The Yankees’ offense continues to be among the best in baseball this season, and that’s thanks in part to the improved play of 17-year MLB veteran Carlos Beltran.
Beltran, coming off a disastrous and injury-plagued 2014 season that saw him post career lows in batting average (.233) and OPS (.703), stared this season slowly as well. In April Beltran batted just .162, leading many to conclude that the Cardinals were right to cut bait with the aging slugger after a great 2013 season with St. Louis.
Beltran didn’t even hit his first home run of the 2015 season until May 10, but that was the turning point for the Yankees’ outfielder. May and June saw Beltran raise his average to .260 and smack six additional home runs. But Beltran came across a bump in the road when he was forced to make a trip to the disabled list with a bruised rib cage on July 1. He missed 12 games in July and struggled to hit when he came back.
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Then August saw Beltran heat up in earnest. In fact, of the 25 games Beltran has played in August, he failed to record a hit only three times. His batting average for the month is .338 and his OPS is an incredible 1.060. He hit five more long balls in August to boost his season total to 13, including a very important three-run blast on August 14 that gave the Yankees a late lead and eventual win over the Blue Jays, with whom the Bombers are fighting tooth-and-nail for the AL East title. Beltran also contributed a key home run that tied the game 7-7 in the sixth inning against the Twins on August 17, a game that the Yankees would go on to win 8-7 in 10 frames.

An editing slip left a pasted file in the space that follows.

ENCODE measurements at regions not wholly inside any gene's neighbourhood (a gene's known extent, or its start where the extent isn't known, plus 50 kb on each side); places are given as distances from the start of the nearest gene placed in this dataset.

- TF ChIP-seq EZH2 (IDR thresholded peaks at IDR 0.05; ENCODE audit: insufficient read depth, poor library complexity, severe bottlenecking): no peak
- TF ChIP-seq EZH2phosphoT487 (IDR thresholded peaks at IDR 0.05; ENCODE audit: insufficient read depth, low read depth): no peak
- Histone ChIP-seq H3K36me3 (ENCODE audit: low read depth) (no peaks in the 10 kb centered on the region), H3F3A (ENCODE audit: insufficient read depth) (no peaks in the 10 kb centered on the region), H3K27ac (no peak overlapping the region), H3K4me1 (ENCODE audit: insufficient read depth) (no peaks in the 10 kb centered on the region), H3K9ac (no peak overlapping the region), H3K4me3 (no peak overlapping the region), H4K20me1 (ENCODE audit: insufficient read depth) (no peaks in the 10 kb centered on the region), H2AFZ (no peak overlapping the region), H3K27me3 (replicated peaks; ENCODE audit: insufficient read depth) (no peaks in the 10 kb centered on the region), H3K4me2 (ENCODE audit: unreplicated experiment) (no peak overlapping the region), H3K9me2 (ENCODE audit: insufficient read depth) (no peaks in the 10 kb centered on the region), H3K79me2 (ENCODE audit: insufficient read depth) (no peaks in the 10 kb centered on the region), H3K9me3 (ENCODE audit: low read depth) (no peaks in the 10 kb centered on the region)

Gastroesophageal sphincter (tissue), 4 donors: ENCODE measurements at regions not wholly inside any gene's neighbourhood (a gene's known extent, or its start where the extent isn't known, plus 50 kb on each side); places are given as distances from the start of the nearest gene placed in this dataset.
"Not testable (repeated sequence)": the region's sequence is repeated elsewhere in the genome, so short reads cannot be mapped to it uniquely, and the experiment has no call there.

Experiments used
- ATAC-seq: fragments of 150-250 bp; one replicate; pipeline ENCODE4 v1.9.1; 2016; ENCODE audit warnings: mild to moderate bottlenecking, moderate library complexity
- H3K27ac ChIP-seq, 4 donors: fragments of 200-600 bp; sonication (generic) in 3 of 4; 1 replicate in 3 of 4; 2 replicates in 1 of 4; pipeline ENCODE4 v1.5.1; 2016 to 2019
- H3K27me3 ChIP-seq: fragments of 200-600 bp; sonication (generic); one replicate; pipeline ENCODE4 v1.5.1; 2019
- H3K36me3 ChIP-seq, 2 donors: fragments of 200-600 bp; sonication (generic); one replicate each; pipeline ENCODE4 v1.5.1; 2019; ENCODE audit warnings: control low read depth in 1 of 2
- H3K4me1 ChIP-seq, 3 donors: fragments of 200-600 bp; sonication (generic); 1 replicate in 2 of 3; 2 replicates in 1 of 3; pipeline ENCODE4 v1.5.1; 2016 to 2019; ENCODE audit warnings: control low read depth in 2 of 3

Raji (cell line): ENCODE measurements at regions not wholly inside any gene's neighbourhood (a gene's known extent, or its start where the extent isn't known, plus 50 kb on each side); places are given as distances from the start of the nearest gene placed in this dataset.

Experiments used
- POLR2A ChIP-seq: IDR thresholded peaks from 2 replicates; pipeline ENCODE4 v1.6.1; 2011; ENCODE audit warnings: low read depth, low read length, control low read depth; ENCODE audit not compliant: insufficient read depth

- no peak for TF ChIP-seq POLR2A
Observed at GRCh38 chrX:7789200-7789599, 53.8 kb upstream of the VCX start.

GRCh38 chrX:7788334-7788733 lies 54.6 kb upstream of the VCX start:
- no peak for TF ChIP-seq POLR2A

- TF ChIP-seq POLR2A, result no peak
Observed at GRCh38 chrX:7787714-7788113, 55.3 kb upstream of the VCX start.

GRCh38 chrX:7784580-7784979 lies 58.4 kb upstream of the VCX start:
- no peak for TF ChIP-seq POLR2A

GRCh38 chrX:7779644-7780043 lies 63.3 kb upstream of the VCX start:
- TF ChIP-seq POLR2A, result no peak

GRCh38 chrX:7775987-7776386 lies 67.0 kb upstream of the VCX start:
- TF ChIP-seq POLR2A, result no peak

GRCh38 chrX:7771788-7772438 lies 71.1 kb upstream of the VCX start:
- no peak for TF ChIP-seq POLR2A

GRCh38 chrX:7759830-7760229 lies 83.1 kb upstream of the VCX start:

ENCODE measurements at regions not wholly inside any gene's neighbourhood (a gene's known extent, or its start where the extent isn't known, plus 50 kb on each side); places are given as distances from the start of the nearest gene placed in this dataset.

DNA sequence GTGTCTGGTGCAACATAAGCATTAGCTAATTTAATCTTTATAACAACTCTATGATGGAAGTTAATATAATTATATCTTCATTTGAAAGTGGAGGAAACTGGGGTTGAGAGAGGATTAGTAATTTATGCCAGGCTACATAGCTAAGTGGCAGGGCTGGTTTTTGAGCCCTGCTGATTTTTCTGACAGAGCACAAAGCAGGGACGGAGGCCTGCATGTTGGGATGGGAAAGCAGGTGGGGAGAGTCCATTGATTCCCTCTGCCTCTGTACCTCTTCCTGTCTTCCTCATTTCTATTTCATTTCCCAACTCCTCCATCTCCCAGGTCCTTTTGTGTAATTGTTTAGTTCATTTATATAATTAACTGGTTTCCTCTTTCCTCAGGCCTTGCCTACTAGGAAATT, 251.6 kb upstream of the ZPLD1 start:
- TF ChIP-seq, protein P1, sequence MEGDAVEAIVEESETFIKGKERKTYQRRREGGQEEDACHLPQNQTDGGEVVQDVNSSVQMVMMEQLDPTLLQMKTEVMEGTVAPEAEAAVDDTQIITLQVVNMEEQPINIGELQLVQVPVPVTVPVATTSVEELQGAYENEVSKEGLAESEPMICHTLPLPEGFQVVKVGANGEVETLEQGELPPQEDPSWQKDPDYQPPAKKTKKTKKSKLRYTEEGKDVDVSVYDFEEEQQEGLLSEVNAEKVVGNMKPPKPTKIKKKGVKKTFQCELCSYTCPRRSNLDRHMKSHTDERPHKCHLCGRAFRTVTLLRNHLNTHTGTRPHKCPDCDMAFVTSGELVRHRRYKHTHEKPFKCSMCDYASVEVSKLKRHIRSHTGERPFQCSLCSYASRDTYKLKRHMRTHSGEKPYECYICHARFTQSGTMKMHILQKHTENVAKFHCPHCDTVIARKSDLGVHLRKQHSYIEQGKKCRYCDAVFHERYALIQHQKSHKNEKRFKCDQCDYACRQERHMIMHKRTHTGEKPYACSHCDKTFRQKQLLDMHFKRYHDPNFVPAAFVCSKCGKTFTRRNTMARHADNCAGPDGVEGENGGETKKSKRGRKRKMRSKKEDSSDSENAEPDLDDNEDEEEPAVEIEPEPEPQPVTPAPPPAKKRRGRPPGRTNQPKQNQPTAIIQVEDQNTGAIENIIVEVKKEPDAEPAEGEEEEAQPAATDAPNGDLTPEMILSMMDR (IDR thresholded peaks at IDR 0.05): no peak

Beltran also took part in the Yankees’ clobbering of the Atlanta Braves this past weekend, notching six hits in the three-game set that the Yankees swept by a combined score of 38-11.
Beltran’s contributions will become all the more meaningful if the Yankees make the postseason for the first time since 2012. Beltran may be remembered in New York for looking at strike three for the final out in the deciding game of the 2006 NLCS for the Mets, but his body of work in the playoffs over his career is strong. In 51 total playoff games Beltran’s batting average is a robust .333 with 16 home runs and 40 RBI. Because of these gaudy numbers pitchers have handled Beltran conservatively in the postseason, as evidenced by his 35 career playoff walks. Beltran received the free pass 10 times in 2013 alone (17 games).
Beltran may not have the star power that A-Rod or Mark Teixeira have any more, but he is quietly making a significant contribution to the Yankees this season. And every little bit helps.